But there is a wind of change on its way. Financial aid from New Zealand will end in 15 year’s time and the islanders will have to think on how to become self sufficient. But even in this case, the people should be able to ‘survive’ without too much of the hardships of labour. The tourism potential is very large indeed. There is a large number of people that would like to escape the overcrowded places in Europe and America, looking for remote, remoter and if possible the remotest tourist places on earth.

Pa-ariki and other arikis

One of the beauties of the Cook Islands is that, despite their Western appearance, they have been able to keep most of the their social and cultural traditions. While the missionaries within a short period of only two years were able to rob the islanders of their religion, the islands were too remote for any foreign government to govern and as such implant western way of life. Not that they haven’t tried. The New Zealanders sized the opportunity to include themself into the ranks of colonising nations. The way their representatives governed the Cook Islands has been appalling. Many of them were there only for their own profits and treated the islanders as dirt.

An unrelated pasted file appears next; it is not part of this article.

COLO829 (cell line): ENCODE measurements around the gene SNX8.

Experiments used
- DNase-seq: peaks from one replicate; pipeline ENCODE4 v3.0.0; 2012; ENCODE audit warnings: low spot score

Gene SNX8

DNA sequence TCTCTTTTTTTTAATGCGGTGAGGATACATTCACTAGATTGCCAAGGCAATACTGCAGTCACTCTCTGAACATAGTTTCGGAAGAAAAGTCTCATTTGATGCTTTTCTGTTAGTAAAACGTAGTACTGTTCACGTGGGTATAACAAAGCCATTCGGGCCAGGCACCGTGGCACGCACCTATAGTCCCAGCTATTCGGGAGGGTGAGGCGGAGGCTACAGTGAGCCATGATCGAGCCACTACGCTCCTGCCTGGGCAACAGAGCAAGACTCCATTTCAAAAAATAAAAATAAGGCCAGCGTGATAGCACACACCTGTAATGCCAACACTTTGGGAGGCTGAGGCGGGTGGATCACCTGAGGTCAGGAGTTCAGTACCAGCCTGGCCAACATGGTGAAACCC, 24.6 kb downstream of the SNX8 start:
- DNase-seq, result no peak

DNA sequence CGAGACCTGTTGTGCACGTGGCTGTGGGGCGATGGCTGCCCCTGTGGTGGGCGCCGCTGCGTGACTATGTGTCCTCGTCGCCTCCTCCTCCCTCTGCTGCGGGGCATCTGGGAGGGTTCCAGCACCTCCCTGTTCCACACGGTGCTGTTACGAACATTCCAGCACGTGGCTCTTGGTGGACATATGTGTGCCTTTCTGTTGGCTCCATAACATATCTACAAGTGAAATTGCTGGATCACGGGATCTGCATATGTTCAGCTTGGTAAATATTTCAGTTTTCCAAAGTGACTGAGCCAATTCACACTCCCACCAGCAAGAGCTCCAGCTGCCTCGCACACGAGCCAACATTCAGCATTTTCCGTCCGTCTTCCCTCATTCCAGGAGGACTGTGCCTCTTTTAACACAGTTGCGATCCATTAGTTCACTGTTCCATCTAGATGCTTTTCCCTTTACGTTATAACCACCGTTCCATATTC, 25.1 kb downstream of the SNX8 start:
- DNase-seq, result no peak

Between 1820 and 1890, the missionaries ruled the Cook Islands with an iron fist and while this regime has long gone, the islanders are most certainly still among the most religious Christians in the region.

When finally western colonising arrived, first from the British and later from the New Zealanders, the missionary fist was shaken off in favour of the traditional social laws that had been in place on the islands for hundreds of years. But only through their own determination where they able to maintain their own structures.